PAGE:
Fifa 20 review: Pacy players like Mohamed Salah and Jadon Sancho set to thrill but Volta lacks originality

We share its first impressions ahead of EA Sports' big release this week

For many football fans this week is the second most exciting in the football calendar.

The first is of course the start of the real football season in August. And that is closely followed by the annual release of EA Sports's huge Fifa series update, with Fifa 20 arriving on consoles this week.

The National was granted full access to the new game ahead of launch, so here are our first impressions after hours of penalty misses, red cards, running down the wing with a turbo-charged Mohamed Salah, putting on the colours of the UAE's Al Ain and entering the cage for some Volta action.


The biggest question for regular Fifa players leading up to the release was whether EA was going to rip up its tried and tested on-pitch formula or just tinker and update the gameplay of Fifa 19.

The answer lies somewhere in between.

Straight away there's a different feel to the way the players move and how they are positioned.

The most obvious change is pace - where before defenders would catch up with attackers running in front of them irrespective of their statistics, this is no longer the case. Instead, Paris Saint Germain's Kylian Mbappe strides clear once he's set free, Salah is uncatchable out wide and Jadon Sancho just needs half a yard of space to pull away from his marker.

However, will the game stay like this? We're not sure given EA's propensity to release frequent patches which nerf certain overpowered aspects of gameplay.

And it also raises the question of how pace will impact the Ultimate Team mode where players build a squad by opening virtual packs (and buying them with real money if that's your thing). The value of the players with high pace ratings is surely going to go through the roof.

Aside from the sprint speed, the game actually feels a little slower. Pinballing passes up the pitch will result in a loss of possession so a more measured approach is required. To aid your creativity, a new passing technique allows for slightly lofted short passes which travel at around knee height - both to feet and in front of teammates. This creates opportunities for devastating half-volley shots on goal.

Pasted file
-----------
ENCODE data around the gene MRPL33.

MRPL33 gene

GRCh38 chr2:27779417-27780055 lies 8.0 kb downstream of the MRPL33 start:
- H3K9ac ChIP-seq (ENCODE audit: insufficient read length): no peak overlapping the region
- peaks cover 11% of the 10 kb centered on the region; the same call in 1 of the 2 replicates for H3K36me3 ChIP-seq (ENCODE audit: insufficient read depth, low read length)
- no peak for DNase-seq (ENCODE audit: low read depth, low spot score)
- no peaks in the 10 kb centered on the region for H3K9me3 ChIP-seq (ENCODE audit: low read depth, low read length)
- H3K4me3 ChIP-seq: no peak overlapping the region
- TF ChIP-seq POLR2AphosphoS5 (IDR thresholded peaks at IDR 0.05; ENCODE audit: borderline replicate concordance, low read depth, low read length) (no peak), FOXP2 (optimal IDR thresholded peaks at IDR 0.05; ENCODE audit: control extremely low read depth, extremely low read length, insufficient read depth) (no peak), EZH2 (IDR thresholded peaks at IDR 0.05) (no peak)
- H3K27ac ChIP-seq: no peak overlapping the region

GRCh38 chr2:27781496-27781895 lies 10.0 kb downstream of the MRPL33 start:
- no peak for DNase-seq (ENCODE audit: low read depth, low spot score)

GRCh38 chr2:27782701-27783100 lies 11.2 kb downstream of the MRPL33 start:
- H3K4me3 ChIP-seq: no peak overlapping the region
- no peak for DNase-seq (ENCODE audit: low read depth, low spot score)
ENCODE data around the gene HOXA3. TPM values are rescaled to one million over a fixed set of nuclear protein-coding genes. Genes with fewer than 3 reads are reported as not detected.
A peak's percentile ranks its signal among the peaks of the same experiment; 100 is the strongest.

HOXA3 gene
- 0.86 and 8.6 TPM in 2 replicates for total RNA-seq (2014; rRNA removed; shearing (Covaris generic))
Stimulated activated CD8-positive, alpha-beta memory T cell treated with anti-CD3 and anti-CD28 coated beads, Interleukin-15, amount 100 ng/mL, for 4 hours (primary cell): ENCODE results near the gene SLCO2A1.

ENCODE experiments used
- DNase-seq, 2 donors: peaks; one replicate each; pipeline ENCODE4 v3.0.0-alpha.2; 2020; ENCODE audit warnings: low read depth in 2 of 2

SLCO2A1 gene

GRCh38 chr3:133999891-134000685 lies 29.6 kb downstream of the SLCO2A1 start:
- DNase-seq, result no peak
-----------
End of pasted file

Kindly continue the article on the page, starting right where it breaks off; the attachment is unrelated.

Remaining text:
In terms of positioning, it feels as though your team is less fixed to a magnetic on-field grid adding to fluency, although player animations feel a little slower.

Defending now requires more skill and patience – those who constantly dive in with slide tackles will be punished by a new dribbling technique (strafe dribbling) that allows you to side-step incoming tackles.

Finally, for now, set-pieces have been given an overhaul whereby you aim a target on the goal for where you want to place the ball. It's trickier than it sounds and will take some getting used to, as we found out with penalties ending up in row z.

Overall there's enough of a difference to make it feel as though you're playing a new game. Hardened Fifa players will like that the best players such as Mbappe resemble super-powered individuals rather than clones while those new to the game should find a realistic experience.


A new, or rather throwback, feature in Fifa 20 is Volta, which is more or less a renewed and updated version of the Fifa Street games which were last seen in 2012.

Volta offers players the chance to show off their tekkers (skills) in cage courts from cities like Rome and Buenos Aires.

The addition of a feature like Volta was very much needed in the Fifa game series, mostly because of how stale the game gets around six months after its release.

Players who do not partake in online gameplay tend to get switched off after playing career mode for the sixth time - you could only take Nottingham Forest to the Champions League final so many times before it becomes dull.

The positives of the new feature are that it offers different environments to apply your trade in, and the more dynamic story mode will surely excite offline players.

The negatives are perhaps subjective, but we felt there could have been more emphasis put on skills that we’ve come to know from the Fifa Street games.

It feels like a new feature sometimes, and more like taking your usual set of players and placing them in a smaller playing space.

There will be a lot more said about Volta in the complete review of the game, but for now, we're glad they’ve added it.

The Fifa 20 Standard Edition is released on September 27, while the Champions Edition and Ultimate Edition come out on September 24. It's available on PlayStation 4, Nintendo Switch, Xbox One, Microsoft Windows.

Updated: September 22, 2019 11:06 AM


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